Kalmah – Black Marsh ReignThursday, 12th April 2018
A brief, minor factoid about this scribe: He’s owned a Kalmah shirt since 2010; it’s the one issued en masse after The Black Waltz with the band’s logo big and bold on the front, and their ever-faithful “Swamplord” manning the back. Metal shirts, unfortunately, aren’t prone to withstand repeated washings, eventually become torn and tattered, shrunk and unwearable. Not this Kalmah shirt, though. After more than eight years of ownership, it fits as snug as ever, often drawing compliments from metallic passer-byes who recognize the band’s greatness.
Perhaps that’s some kind of metaphor for the Finns’ longevity, who, after forming out of the ashes of Ancestor, have reached the 20-year mark. Their brand of aggressive, if not sometimes symphonic melodic death metal has aged remarkably well, in particular, 2002’s They Will Return, which remains their crowning achievement. And it’s not like the rest of their discography can’t hang; 2008’s For the Revolution and 2010’s 12 Gauge are nearly as titanic, offering sprawls of melody and might, all under the steamy, foreboding conditions of the swamp, the band’s longtime source of inspiration.
The year brings Palo, Kalmah’s first album in five years. A better album than 2013’s Seventh Swamphony, Palo finds the Finns busting out their trademark melo-death blend as if their career depends on it. But, as you’ll find below, it does not, something lead guitarist/songwriter Antti Kokko was all too happy to discuss…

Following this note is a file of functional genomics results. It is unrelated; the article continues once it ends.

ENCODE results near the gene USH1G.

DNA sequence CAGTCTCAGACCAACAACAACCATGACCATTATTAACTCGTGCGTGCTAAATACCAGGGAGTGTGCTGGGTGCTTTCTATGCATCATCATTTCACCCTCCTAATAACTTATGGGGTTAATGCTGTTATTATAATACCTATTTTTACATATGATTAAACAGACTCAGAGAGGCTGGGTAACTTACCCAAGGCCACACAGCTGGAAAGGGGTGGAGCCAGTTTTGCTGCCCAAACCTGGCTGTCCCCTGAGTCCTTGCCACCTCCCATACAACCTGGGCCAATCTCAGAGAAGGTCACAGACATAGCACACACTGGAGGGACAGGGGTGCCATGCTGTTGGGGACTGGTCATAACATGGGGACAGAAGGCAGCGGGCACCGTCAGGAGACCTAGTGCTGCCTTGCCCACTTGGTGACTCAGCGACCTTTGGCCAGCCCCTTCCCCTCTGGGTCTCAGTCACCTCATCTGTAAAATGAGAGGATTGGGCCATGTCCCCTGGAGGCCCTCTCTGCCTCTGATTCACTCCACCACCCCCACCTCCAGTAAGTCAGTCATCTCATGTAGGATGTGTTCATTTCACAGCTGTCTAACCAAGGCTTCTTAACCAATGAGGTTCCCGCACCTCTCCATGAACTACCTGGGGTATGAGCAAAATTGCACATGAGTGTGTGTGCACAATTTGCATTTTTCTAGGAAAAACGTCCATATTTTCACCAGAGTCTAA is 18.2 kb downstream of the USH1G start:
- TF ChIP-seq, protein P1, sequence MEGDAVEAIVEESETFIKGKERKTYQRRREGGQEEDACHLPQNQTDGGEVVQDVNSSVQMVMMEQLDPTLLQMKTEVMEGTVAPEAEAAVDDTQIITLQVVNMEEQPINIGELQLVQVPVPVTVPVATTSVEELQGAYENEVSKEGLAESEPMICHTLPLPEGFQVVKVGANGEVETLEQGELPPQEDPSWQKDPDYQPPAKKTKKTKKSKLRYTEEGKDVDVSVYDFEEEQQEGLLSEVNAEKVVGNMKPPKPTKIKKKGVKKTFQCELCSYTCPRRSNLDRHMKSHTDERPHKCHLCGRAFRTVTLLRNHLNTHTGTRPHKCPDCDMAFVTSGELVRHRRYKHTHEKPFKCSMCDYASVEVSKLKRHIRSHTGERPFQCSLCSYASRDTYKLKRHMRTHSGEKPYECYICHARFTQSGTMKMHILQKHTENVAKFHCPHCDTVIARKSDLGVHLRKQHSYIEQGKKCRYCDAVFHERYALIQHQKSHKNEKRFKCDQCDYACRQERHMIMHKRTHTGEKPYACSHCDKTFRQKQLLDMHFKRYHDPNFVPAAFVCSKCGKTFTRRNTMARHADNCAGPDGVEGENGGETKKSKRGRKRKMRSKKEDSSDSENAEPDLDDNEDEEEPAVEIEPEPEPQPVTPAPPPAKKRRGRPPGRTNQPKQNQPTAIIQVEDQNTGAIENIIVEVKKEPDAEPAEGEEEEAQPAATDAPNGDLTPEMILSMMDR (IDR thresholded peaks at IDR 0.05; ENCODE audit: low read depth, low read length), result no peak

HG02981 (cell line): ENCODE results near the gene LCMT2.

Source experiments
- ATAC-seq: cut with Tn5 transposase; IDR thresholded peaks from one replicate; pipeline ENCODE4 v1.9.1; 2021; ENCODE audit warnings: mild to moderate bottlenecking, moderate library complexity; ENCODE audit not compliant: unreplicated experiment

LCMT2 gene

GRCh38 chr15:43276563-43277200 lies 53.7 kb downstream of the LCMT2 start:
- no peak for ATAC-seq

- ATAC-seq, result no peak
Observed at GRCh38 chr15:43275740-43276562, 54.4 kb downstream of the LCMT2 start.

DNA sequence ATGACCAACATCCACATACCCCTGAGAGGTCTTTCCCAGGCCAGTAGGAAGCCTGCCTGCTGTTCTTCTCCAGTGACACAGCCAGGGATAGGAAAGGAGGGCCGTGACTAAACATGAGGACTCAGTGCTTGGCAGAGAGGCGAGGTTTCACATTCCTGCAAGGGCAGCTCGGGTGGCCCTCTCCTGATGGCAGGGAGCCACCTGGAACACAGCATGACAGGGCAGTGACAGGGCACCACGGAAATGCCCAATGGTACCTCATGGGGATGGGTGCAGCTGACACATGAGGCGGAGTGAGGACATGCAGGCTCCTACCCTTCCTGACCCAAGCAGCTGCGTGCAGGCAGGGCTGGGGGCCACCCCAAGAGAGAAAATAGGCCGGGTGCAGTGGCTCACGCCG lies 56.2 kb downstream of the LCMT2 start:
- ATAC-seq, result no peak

Dead Rhetoric: In the past, Kalmah has typically released an album every two or three years. But, Palo marks the longest wait in between albums. Can you explain why?
Antti Kokko: It was a bit of a mandatory break. Three of us moved to work in the Helsinki area and I had to build a new house for me and moved also back to my hometown in the Oulu area. So that took time. All in all, we had a bunch of shows during those years so we were not so dead. About two years ago, we decided to push things up again and started writing new material with the album in sight.